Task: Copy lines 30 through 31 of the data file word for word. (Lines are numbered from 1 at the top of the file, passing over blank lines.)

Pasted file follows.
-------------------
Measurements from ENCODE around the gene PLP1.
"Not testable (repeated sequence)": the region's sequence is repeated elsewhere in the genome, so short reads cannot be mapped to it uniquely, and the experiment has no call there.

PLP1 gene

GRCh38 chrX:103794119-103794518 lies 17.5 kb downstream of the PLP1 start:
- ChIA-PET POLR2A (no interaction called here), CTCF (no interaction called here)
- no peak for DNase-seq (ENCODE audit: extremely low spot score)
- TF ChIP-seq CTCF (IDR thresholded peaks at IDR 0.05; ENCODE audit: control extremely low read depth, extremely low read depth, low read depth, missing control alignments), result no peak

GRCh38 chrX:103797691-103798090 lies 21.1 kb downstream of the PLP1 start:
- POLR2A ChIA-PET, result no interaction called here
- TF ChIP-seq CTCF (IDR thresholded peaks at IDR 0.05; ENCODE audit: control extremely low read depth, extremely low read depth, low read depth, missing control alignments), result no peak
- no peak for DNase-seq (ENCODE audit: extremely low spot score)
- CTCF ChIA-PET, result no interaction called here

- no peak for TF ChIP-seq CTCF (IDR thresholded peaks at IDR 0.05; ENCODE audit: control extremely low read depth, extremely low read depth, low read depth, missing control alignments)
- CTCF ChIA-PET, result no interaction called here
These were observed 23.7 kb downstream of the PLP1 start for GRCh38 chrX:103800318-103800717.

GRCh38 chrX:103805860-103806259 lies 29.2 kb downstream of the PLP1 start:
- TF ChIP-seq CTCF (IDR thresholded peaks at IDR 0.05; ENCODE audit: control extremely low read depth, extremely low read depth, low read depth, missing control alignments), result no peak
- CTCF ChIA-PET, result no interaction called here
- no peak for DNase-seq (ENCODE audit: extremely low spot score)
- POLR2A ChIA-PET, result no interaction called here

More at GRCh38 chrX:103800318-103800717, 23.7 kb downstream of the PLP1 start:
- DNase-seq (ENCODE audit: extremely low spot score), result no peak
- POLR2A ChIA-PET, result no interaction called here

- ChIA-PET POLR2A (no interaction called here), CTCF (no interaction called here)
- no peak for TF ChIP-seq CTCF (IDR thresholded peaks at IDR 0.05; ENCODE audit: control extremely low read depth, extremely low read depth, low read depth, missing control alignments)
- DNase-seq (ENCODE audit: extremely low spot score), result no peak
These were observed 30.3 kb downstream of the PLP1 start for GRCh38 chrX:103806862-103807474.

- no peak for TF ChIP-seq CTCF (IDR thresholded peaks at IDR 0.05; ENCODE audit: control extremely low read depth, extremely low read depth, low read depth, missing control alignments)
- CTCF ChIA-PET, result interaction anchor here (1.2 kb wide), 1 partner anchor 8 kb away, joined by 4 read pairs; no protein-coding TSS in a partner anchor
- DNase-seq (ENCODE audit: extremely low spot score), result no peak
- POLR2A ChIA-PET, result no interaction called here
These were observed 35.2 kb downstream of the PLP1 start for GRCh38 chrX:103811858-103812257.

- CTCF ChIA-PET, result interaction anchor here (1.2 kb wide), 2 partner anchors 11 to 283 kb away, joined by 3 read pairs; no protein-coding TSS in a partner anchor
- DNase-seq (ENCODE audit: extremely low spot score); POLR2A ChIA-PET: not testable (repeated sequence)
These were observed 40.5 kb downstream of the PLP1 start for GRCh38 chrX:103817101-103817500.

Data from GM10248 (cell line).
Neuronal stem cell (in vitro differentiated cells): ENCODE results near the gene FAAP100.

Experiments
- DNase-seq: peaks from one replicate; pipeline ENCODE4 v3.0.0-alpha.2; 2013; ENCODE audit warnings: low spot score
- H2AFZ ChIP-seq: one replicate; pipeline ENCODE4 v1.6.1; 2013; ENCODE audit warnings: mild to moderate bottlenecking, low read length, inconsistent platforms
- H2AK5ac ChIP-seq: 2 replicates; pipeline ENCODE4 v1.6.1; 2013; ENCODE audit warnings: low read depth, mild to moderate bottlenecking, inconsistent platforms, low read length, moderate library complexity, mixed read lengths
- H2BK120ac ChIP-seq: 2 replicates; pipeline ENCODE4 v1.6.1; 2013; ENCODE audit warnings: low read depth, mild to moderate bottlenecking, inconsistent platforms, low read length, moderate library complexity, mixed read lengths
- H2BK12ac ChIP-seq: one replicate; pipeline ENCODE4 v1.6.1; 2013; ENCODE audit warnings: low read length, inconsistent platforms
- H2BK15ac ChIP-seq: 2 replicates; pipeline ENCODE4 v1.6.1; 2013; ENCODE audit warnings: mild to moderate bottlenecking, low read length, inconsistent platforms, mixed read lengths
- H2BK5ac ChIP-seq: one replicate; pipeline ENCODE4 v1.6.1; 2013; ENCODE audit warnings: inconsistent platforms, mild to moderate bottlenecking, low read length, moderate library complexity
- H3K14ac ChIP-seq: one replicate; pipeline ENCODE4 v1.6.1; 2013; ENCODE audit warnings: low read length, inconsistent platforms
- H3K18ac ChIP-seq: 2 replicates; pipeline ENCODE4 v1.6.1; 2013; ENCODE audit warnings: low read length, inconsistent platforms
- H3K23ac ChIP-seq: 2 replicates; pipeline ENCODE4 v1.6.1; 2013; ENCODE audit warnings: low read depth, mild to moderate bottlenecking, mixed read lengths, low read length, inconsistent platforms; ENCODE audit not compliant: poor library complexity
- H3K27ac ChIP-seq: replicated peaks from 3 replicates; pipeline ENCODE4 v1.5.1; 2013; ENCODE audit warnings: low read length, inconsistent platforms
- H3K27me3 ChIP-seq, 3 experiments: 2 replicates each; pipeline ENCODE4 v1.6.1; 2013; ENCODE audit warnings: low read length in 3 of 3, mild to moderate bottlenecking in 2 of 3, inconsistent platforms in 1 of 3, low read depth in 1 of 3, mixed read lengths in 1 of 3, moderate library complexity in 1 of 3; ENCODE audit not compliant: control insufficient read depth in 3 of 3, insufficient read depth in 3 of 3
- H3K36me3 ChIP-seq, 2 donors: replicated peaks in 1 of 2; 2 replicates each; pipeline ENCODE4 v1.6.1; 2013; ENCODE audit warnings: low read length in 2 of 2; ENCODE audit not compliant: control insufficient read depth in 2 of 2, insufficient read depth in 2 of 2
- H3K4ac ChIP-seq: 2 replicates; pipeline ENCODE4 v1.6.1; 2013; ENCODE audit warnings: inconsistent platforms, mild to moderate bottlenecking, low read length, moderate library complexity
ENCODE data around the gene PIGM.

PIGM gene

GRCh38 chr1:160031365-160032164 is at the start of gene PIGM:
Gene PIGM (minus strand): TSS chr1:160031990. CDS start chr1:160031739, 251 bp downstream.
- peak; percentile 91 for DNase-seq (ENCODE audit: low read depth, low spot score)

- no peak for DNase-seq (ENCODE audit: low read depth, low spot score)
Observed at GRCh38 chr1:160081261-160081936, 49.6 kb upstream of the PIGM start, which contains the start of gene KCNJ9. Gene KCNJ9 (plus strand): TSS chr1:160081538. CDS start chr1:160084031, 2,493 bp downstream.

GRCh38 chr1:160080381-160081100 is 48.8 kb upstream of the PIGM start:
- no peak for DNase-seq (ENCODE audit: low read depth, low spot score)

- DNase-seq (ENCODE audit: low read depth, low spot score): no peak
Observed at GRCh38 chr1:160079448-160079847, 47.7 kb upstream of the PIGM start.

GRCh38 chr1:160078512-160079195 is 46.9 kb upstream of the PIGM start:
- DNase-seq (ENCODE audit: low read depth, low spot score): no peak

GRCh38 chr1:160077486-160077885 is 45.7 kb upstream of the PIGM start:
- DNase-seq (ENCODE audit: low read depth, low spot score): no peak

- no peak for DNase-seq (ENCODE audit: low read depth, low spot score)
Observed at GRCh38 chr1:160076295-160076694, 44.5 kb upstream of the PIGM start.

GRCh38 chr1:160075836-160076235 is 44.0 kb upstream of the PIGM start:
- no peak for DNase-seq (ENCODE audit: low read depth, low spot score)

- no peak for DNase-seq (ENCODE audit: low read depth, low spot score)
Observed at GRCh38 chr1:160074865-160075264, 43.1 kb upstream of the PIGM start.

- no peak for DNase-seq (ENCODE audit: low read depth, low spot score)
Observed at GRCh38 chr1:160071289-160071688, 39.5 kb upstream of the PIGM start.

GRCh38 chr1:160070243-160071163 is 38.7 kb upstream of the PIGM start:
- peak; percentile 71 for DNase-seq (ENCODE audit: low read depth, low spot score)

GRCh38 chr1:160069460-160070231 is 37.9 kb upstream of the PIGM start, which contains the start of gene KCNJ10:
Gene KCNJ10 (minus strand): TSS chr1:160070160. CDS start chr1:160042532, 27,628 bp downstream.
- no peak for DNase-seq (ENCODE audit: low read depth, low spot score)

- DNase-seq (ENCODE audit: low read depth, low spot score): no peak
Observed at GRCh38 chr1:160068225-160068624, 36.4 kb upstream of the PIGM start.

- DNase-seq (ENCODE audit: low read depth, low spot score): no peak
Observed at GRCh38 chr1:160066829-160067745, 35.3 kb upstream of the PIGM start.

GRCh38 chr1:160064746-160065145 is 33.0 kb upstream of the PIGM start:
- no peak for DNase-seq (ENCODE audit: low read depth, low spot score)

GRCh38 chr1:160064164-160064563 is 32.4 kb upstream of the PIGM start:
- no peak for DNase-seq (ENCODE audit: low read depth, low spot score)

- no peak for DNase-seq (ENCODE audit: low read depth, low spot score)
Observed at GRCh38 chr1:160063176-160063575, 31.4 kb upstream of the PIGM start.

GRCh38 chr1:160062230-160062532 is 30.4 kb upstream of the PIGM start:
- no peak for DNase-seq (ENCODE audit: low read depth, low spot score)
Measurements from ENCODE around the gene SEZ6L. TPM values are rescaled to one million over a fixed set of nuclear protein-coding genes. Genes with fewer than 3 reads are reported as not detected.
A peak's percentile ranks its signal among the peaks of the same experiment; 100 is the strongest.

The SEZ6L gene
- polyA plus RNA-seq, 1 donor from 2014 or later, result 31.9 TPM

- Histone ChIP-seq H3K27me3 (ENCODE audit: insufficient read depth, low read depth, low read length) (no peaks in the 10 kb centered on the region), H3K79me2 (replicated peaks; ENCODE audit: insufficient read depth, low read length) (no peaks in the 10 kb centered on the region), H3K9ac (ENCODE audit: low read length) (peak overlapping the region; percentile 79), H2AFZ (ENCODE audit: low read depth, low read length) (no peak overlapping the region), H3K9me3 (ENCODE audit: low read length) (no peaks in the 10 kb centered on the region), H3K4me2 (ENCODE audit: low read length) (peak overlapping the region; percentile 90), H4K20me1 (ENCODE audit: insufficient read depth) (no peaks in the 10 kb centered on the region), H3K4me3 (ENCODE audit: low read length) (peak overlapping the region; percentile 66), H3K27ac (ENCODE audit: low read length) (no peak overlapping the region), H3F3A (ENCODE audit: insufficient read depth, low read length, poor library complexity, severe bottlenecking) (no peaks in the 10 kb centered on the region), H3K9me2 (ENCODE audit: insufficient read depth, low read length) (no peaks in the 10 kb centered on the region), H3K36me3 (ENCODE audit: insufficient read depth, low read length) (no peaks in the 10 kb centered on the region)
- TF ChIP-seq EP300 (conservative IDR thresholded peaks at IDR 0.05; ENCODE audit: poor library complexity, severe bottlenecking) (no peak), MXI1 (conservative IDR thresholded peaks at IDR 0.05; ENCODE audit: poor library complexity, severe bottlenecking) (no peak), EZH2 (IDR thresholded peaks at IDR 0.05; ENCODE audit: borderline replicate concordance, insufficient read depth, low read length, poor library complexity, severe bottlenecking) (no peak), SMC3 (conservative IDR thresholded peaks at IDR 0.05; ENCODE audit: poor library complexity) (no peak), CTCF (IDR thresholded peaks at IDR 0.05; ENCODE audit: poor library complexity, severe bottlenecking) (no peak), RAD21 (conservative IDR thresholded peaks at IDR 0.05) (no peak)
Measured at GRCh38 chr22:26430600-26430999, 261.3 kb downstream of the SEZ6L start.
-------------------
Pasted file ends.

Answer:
- DNase-seq (ENCODE audit: extremely low spot score), result no peak
- POLR2A ChIA-PET, result no interaction called here